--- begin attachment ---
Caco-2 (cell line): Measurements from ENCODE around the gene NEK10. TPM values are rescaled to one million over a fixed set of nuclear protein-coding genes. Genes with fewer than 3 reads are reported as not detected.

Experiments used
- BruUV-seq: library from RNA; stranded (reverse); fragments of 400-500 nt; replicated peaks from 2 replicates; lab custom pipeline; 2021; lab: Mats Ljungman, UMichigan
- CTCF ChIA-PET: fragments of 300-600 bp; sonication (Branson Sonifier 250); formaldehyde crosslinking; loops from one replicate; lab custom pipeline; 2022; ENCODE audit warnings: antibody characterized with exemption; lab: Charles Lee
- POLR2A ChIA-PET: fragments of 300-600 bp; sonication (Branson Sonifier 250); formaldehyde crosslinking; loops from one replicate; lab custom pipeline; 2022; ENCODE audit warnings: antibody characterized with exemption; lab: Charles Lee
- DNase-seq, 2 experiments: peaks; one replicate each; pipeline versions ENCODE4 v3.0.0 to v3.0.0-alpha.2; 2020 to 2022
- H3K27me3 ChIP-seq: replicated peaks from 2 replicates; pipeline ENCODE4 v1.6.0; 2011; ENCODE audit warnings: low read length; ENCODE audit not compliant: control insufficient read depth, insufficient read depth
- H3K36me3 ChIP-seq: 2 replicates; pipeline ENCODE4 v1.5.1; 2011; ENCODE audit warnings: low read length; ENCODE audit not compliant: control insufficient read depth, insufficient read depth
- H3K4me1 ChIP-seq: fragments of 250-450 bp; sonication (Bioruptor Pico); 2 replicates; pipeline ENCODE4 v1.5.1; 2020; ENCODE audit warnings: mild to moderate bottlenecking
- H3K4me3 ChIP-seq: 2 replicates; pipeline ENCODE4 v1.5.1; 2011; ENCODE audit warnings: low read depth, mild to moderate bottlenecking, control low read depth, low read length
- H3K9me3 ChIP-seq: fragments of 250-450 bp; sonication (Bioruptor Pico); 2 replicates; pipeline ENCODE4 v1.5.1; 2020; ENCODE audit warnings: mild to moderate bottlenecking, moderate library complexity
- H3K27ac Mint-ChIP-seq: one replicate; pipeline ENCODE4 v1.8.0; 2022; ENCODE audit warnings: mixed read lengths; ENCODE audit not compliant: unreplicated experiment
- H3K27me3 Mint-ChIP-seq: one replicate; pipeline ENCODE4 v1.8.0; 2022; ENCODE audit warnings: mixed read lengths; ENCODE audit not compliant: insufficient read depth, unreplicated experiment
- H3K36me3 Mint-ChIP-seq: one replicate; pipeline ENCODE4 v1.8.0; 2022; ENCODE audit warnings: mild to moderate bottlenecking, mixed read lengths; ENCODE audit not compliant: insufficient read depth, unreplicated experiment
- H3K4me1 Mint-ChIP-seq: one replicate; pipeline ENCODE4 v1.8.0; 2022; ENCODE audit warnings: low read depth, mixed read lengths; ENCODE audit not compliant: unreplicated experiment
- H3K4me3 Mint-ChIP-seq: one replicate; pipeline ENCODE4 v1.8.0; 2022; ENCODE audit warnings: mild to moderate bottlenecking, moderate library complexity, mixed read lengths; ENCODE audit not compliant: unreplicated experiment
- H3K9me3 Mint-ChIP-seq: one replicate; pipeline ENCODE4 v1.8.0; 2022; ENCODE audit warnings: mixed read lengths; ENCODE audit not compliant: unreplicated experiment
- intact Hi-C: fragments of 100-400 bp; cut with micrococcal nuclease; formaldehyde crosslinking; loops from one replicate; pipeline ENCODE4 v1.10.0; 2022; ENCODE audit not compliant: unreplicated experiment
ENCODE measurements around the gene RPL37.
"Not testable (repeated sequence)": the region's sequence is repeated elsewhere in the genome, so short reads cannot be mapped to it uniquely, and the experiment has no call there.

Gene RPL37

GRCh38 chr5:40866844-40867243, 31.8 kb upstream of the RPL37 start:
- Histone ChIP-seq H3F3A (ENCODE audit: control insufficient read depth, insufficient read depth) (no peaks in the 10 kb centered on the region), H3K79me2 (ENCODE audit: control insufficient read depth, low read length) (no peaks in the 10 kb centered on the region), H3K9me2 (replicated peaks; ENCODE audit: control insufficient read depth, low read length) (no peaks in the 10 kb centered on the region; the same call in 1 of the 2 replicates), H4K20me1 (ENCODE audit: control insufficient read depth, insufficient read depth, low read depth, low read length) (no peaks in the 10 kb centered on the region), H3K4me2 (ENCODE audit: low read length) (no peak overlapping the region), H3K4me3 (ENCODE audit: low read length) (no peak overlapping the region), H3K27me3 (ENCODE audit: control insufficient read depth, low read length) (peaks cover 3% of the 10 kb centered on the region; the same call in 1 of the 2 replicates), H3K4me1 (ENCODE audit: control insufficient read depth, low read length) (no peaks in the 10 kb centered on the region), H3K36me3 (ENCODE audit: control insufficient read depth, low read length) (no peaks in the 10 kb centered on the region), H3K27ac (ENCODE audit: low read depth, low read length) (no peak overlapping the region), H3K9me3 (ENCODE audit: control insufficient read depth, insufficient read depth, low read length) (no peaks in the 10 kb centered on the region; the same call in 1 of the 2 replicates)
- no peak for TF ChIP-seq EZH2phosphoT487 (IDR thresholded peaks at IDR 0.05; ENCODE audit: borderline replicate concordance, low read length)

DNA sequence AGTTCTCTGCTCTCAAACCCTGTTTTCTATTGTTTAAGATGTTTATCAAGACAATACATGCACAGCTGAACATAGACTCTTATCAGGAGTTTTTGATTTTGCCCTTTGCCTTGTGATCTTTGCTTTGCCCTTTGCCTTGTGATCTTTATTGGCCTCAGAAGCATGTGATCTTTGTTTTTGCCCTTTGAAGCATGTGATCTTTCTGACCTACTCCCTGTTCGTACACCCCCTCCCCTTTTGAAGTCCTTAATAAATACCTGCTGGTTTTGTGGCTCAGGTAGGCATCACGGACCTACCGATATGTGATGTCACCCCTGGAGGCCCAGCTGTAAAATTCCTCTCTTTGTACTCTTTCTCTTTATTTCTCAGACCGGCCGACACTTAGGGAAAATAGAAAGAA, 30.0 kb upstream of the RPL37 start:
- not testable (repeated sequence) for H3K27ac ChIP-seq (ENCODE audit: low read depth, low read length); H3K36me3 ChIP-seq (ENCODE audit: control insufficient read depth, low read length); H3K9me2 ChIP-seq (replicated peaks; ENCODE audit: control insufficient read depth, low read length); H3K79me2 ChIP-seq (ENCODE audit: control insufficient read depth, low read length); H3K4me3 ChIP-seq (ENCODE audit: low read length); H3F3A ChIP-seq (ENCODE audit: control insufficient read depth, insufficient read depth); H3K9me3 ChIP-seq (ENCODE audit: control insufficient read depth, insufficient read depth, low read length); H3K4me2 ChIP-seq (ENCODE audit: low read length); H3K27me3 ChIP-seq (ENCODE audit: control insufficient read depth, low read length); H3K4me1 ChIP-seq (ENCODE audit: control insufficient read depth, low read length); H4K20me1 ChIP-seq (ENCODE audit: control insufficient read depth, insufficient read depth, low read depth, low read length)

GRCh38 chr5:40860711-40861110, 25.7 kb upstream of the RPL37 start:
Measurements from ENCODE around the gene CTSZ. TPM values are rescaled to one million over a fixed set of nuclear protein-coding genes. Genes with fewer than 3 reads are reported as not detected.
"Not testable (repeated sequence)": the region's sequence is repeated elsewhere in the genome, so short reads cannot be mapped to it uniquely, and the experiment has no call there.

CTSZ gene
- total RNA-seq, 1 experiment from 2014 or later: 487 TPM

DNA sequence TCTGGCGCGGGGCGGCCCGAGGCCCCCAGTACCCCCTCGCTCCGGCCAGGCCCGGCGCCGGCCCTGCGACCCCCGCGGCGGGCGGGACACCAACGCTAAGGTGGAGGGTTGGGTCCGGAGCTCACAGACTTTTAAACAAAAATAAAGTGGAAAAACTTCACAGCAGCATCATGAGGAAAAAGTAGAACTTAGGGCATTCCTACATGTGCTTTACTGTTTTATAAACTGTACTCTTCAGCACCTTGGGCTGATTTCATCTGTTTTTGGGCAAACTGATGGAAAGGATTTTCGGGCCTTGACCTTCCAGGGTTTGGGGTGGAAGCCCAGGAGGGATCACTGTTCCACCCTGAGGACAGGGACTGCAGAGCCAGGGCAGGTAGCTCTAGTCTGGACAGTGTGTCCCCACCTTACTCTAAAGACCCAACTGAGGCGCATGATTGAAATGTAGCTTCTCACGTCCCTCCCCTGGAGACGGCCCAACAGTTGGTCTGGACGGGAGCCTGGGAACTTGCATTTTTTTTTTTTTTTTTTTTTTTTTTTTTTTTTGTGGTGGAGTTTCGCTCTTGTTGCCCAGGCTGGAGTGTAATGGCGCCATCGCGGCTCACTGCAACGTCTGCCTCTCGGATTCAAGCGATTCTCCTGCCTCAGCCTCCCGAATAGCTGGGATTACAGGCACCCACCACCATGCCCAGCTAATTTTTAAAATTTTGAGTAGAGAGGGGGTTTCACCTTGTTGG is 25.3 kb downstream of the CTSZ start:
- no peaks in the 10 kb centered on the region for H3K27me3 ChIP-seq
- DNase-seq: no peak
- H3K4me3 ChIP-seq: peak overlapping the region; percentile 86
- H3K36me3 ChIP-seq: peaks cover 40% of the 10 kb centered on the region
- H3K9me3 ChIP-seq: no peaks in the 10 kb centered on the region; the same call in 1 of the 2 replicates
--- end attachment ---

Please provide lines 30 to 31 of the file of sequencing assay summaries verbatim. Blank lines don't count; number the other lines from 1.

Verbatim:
CTSZ gene
- total RNA-seq, 1 experiment from 2014 or later: 487 TPM